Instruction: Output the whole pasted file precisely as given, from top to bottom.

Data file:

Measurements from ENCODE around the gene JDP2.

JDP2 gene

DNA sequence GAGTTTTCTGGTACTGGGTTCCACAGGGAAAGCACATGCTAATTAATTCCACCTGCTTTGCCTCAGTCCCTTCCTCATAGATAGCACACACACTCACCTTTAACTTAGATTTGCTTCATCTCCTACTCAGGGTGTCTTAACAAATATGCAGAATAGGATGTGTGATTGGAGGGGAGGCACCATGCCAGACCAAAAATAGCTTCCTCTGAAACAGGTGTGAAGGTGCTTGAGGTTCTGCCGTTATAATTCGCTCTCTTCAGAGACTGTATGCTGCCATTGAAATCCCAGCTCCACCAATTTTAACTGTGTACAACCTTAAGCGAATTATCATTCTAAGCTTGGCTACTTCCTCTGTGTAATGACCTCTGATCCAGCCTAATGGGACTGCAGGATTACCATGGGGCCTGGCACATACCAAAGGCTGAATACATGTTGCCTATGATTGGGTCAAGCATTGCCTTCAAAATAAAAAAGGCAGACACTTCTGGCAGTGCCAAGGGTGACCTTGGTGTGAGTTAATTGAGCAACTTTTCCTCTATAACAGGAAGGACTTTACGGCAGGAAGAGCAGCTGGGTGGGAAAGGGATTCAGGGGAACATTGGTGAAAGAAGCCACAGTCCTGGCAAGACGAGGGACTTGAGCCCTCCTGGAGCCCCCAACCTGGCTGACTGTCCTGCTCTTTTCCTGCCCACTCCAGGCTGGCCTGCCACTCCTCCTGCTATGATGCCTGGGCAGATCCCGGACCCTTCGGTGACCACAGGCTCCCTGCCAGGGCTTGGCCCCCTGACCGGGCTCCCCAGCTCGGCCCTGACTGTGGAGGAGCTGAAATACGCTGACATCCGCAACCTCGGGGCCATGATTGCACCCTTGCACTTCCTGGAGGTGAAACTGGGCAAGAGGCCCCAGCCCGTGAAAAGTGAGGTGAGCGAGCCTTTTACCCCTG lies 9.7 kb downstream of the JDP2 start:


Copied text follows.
Measurements from ENCODE around the gene JDP2.

JDP2 gene

DNA sequence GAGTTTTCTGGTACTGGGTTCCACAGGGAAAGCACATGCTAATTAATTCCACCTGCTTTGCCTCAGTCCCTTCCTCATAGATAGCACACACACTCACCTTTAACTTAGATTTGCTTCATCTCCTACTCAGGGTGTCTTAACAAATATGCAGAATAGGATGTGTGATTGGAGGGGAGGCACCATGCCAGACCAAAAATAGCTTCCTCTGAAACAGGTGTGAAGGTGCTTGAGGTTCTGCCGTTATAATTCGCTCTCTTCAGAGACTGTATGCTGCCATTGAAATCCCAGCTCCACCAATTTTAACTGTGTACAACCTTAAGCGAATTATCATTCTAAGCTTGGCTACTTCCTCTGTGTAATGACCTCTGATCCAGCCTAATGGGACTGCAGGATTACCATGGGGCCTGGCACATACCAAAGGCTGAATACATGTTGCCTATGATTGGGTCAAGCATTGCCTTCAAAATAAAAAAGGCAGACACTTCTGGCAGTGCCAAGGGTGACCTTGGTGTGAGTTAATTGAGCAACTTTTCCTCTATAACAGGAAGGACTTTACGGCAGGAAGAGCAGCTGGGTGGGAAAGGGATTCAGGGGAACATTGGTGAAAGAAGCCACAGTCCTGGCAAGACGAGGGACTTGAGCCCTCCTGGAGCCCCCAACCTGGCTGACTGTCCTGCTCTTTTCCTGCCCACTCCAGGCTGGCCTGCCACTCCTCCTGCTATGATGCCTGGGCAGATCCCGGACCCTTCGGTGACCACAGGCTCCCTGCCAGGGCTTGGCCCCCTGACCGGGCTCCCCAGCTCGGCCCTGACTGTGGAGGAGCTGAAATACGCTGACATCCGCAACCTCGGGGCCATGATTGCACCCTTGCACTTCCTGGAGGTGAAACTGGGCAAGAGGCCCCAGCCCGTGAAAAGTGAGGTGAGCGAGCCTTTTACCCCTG lies 9.7 kb downstream of the JDP2 start: